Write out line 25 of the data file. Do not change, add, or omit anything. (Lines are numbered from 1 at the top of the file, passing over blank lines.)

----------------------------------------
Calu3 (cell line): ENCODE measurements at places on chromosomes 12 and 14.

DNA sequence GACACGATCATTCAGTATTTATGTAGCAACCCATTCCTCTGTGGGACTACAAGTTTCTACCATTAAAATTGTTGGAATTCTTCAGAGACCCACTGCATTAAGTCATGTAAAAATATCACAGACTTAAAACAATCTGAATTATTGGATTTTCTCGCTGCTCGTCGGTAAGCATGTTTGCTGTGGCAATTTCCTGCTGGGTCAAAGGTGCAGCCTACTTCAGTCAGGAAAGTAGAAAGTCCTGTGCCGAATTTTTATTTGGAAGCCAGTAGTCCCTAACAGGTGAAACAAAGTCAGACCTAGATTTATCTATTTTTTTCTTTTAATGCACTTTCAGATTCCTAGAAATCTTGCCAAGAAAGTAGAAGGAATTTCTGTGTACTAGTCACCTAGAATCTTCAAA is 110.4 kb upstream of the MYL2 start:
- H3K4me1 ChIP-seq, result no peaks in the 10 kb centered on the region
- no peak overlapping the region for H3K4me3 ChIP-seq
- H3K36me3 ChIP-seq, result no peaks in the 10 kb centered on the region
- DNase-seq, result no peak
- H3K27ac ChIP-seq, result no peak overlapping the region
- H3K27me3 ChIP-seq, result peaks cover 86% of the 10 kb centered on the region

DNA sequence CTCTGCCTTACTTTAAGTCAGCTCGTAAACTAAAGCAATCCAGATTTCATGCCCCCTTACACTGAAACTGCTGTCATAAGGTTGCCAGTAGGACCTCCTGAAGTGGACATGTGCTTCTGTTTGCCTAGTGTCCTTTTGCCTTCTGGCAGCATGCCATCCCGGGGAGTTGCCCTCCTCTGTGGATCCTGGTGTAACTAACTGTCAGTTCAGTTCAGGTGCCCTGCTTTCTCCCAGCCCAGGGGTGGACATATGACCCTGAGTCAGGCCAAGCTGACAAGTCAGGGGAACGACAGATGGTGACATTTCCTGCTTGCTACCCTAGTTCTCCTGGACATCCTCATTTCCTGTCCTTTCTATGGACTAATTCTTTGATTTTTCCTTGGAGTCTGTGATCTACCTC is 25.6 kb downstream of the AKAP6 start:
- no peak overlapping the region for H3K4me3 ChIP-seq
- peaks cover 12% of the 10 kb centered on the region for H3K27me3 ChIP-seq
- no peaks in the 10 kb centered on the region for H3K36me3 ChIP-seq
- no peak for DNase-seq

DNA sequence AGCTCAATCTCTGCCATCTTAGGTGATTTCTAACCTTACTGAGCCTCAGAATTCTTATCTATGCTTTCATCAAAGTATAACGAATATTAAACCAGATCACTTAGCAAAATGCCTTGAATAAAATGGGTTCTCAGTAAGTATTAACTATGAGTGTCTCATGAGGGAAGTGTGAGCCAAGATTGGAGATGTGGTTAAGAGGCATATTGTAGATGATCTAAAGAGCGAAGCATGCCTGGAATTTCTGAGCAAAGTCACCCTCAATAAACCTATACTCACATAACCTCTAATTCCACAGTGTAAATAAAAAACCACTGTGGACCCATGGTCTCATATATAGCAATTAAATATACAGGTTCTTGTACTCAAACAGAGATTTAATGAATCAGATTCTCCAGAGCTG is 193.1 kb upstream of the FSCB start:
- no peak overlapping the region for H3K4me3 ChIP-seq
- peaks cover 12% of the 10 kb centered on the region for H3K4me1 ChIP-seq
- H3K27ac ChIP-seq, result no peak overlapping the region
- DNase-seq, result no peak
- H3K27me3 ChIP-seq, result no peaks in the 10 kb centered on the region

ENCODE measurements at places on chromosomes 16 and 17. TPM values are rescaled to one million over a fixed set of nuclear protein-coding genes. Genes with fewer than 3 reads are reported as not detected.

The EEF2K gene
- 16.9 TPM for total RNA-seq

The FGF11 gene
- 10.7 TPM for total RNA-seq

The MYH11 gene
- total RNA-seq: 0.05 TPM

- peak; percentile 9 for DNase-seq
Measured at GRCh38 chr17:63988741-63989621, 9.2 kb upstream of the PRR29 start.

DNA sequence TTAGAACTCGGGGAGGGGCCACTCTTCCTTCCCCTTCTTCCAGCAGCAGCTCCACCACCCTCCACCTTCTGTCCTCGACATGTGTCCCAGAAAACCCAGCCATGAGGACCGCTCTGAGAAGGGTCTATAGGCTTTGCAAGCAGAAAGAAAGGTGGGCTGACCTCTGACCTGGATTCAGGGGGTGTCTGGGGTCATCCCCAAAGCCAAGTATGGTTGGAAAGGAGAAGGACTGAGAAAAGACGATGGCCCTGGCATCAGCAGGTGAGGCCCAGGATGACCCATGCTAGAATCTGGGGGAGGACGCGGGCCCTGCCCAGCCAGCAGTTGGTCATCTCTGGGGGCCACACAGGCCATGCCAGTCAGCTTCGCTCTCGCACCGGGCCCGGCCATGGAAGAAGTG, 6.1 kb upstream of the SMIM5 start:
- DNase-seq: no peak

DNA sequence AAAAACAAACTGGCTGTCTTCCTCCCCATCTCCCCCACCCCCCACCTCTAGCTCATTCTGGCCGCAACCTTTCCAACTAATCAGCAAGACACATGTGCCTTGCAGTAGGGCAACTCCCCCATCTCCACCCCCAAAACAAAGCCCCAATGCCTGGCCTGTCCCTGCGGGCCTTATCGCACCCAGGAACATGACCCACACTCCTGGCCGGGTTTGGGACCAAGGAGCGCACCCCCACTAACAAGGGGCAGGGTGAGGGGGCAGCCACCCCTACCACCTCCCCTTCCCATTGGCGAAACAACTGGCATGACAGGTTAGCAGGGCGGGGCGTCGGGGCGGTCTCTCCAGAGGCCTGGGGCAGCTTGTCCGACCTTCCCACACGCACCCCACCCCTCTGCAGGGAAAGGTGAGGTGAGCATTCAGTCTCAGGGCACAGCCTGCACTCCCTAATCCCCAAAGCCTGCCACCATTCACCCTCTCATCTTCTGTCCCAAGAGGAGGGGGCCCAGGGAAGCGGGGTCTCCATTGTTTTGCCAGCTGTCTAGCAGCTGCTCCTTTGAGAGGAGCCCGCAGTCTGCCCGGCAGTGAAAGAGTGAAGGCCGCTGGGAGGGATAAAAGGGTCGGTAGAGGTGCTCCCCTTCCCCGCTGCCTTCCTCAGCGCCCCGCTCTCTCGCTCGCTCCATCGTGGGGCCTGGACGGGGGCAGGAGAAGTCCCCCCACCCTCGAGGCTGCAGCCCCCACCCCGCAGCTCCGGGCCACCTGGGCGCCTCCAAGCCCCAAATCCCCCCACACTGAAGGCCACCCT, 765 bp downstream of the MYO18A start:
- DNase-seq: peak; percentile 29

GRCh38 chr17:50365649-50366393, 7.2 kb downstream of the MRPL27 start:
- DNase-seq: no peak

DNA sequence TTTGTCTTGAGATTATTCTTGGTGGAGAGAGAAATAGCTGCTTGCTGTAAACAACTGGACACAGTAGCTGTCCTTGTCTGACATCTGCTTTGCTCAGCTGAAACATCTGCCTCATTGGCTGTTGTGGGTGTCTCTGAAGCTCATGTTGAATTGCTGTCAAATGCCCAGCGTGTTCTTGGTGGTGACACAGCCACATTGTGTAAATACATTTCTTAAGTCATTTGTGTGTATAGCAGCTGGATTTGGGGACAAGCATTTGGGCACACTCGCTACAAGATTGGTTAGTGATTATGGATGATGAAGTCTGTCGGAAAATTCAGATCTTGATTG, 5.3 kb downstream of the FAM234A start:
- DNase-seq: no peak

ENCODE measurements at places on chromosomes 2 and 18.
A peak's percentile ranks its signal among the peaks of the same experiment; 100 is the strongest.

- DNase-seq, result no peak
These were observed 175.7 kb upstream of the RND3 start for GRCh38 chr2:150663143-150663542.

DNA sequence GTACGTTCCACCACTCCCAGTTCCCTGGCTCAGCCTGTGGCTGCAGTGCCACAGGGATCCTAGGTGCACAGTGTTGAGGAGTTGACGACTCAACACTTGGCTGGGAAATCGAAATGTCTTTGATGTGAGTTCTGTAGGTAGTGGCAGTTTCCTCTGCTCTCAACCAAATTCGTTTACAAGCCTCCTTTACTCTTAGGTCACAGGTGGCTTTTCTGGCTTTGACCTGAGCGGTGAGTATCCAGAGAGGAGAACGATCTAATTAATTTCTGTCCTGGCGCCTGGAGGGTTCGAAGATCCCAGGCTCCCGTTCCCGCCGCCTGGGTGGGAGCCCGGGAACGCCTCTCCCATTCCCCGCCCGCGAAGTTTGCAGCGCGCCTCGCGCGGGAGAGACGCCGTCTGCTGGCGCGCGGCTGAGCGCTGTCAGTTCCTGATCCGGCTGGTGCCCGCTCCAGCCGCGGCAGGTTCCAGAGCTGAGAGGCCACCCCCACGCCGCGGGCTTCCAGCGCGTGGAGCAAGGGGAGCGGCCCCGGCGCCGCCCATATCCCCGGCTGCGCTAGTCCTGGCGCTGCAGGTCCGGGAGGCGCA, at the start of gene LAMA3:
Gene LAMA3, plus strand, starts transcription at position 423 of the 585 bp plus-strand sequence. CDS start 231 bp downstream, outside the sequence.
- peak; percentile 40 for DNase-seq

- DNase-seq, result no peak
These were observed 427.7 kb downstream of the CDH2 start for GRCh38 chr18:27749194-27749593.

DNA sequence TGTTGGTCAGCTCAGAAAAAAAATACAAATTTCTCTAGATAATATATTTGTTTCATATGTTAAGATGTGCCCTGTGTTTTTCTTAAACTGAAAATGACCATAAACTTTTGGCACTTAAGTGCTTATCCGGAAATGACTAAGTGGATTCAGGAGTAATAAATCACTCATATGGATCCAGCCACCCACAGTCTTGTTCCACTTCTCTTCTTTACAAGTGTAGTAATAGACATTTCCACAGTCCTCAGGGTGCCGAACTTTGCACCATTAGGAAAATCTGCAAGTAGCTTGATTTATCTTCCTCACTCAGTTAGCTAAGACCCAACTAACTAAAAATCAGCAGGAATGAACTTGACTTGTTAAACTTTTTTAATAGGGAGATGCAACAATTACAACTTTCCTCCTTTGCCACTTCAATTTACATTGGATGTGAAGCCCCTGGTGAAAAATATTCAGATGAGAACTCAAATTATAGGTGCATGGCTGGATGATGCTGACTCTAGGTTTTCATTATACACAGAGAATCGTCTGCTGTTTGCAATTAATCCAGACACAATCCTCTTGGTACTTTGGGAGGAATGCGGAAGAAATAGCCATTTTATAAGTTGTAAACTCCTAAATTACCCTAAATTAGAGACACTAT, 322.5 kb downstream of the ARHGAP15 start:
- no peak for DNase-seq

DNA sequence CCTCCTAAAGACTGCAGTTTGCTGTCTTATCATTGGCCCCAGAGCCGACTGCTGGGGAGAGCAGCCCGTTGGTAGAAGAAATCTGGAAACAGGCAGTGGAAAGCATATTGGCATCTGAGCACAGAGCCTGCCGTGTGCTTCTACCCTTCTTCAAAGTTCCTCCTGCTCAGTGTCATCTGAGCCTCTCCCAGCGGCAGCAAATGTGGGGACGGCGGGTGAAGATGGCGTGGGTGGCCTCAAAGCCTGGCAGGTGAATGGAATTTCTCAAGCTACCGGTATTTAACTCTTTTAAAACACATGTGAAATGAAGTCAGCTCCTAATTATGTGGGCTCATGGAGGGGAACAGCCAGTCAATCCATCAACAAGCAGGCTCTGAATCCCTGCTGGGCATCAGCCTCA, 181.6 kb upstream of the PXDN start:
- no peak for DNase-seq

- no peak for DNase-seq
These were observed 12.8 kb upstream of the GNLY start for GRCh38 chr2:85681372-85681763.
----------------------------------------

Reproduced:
The MYH11 gene